Thank you again, Jack

This past week, I joined New Democrats and Canadians in pausing to remember Jack Layton on the anniversary of his passing just one short year ago.
It seems like yesterday. I was shocked to learn of Jack’s second cancer diagnosis in the weeks following the May 2 election, but even more so with his passing the morning of Aug. 22, 2011.
Shock, anger, frustration are all words that come to mind from that brief period of time for many people. Little did we know that those emotions eventually would give way to more powerful ones: love, hope, and optimism.
When he arrived in Ottawa fresh off his leadership victory in 2003, Jack was dismissed by the national media and his political opponents–for years. They said he was “too happy” to be genuine, his smile and the moustache were “hiding” some kind of secret or plot, and he couldn’t be believed or trusted by hard-working men and women.
Boy, were they wrong. Over the years, his great smile became a familiar fixture in photos of Jack. They are all over Facebook, the Internet, and in scrapbooks from one end of the country to the other.
Being the leader of “The Fourth Party” in Ottawa for so long would get some people down, but not Jack. He enjoyed his job. He was happy to go to work, to meet people, and to try and make a difference each and every day.
That smile was real and the more we saw it, the more we knew.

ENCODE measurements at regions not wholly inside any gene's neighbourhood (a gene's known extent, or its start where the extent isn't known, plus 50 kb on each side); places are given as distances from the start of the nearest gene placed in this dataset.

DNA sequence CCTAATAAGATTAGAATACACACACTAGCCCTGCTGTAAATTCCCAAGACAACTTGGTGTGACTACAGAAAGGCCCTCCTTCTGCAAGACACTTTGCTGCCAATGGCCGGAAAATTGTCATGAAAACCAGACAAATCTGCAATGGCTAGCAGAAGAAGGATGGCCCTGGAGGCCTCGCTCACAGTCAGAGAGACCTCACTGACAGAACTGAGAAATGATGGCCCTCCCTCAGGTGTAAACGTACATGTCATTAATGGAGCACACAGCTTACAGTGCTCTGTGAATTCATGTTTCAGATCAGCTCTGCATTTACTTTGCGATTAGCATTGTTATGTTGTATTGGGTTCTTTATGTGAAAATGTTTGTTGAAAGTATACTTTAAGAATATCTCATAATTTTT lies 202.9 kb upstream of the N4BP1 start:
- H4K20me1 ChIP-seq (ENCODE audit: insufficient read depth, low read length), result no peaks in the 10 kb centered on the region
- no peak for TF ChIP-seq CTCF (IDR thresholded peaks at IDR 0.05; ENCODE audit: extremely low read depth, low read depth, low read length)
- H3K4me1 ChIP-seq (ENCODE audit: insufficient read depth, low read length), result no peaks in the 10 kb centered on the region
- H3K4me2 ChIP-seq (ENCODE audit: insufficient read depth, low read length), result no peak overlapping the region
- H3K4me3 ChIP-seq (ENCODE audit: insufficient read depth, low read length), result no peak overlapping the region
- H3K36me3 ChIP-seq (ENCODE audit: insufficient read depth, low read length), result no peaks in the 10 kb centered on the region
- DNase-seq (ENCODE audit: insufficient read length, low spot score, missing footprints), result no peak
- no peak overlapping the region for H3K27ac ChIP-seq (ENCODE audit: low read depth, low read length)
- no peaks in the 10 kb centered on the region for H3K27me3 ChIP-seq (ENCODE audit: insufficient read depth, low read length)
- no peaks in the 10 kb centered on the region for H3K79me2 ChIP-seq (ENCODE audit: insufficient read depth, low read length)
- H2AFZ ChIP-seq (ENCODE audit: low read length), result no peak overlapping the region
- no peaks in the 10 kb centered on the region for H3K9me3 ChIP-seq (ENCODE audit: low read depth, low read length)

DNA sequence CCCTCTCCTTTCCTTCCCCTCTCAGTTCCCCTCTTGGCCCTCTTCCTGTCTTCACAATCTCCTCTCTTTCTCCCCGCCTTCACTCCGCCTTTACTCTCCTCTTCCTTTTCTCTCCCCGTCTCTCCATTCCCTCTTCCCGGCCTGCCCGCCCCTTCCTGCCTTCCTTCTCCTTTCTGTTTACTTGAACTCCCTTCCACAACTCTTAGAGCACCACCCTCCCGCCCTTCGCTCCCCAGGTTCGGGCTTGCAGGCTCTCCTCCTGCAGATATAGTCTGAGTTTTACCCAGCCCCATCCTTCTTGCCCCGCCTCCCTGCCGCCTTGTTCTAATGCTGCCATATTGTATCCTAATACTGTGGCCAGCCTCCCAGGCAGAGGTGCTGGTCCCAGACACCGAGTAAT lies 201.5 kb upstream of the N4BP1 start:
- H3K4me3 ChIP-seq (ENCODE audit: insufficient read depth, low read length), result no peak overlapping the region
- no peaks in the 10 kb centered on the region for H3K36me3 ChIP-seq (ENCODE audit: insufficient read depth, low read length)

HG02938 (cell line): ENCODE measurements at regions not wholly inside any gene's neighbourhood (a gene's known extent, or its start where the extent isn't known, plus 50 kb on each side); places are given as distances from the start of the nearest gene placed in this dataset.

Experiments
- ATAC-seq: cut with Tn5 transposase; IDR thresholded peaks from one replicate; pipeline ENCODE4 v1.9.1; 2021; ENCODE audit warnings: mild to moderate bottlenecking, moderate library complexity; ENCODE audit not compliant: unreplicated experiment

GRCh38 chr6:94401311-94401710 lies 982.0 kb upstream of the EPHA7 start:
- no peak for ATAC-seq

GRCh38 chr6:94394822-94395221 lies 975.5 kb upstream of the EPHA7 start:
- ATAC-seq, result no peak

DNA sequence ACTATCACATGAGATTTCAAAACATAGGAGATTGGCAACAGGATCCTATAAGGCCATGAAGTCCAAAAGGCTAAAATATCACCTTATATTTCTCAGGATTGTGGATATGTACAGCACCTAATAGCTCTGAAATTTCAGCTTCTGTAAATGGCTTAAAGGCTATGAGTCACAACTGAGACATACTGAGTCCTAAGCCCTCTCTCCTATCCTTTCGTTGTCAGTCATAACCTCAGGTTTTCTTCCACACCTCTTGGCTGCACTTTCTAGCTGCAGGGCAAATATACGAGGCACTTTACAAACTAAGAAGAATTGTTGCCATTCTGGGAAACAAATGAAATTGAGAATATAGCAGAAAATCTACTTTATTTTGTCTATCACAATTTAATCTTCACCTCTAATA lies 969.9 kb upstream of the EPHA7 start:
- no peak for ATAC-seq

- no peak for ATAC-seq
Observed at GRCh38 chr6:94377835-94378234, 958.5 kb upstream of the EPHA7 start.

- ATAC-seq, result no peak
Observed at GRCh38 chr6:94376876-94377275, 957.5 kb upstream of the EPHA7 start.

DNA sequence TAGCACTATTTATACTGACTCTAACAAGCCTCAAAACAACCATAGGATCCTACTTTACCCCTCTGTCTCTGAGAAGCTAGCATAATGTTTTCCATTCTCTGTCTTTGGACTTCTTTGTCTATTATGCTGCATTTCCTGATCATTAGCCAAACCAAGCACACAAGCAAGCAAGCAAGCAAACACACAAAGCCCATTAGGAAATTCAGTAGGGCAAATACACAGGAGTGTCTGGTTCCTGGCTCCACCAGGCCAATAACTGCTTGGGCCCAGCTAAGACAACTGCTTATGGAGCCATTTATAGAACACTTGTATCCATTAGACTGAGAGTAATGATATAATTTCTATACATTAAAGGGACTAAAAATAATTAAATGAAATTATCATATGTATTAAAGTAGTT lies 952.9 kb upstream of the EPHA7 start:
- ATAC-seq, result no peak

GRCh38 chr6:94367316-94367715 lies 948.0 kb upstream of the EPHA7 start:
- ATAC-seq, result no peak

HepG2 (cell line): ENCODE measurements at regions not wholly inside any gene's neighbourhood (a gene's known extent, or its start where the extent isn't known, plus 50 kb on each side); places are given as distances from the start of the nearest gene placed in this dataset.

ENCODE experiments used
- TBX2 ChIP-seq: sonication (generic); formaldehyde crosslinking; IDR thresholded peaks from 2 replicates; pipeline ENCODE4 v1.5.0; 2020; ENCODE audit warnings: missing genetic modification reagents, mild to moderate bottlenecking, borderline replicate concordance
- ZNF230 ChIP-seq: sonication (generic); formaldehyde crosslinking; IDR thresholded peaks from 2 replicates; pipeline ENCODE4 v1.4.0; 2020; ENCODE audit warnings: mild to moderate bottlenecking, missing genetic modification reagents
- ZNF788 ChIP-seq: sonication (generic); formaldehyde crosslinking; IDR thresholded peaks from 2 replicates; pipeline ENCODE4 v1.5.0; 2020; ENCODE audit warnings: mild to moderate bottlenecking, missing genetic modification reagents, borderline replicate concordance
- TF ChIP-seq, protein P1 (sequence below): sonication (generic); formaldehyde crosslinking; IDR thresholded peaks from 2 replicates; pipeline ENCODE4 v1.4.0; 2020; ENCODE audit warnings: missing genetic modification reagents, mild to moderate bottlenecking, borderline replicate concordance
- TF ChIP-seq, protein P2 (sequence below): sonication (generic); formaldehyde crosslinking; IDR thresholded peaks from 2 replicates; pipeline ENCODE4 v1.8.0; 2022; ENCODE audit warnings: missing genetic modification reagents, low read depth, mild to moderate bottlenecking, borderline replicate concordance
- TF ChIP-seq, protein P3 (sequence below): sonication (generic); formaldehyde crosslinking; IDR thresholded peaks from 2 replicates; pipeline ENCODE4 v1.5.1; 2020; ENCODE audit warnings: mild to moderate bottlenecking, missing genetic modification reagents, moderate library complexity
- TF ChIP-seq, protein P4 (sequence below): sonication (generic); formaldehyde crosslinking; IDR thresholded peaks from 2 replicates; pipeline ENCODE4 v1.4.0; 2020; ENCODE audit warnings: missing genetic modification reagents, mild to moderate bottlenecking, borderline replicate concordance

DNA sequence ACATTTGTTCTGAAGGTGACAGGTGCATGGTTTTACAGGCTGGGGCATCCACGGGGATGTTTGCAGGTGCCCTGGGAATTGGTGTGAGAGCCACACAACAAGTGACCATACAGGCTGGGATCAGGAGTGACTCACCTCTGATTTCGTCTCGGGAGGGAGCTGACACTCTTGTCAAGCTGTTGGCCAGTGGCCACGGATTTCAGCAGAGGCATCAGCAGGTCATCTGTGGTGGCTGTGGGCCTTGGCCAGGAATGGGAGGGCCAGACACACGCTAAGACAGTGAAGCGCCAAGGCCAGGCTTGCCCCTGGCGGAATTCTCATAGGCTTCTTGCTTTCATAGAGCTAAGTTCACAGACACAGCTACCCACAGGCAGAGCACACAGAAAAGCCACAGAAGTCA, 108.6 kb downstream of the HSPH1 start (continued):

What I will remember of Jack is that he treated Canadians as family–all of us. He knew that we could succeed by pushing others out of the way or being first in line, but led by example to show us that we should work together to help one and other succeed, and to take responsibility for the well-being of each other in good times and bad.
Co-operation was the only option. He worked to bridge policy gaps, first with the minority Liberal government on public transit and affordable housing, and then with the Harper minority to ensure a public apology to First Canadians who suffered abuse at Crown-run residential schools over the last century.
The “Layton Legacy” for millions of Canadians is the gift of a new way of doing politics; one that is more inclusive, less partisan, more co-operative, and more democratic.
In his final letter to Canadians, Jack gave us both a snapshot of his life’s work in politics and a blueprint for the way forward. In typical Jack fashion, his last letter was brave and bold.
As he suffered, Jack urged others who shared his diagnosis not to lose hope. As he reflected on our party’s recent electoral success, Jack reminded New Democrats that our work is not complete and that our movement is greater than any one leader.
In his final days and hours, he encouraged young people across the country to get active and stay active in politics because they matter and they can make a difference.
In a nutshell, the letter was pure Jack—personal, brave, ambitious, encouraging, forward-looking, and loving.
I have no doubt that, if he were here today, Jack would feel tremendous pride and hope about the future of our party and our country. A year after his death, he would see a Canada that is far more loving, hopeful, and optimistic than he remembered it, and that is exactly the way he would have wanted it.
Thank you again, Jack.